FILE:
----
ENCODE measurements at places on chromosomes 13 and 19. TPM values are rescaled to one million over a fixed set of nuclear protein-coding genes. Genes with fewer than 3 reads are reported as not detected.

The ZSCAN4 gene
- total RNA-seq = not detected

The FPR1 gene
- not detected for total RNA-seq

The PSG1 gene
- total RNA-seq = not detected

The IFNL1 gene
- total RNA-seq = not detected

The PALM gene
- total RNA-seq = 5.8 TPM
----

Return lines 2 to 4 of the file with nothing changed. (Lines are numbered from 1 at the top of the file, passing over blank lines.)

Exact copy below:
The ZSCAN4 gene
- total RNA-seq = not detected

The FPR1 gene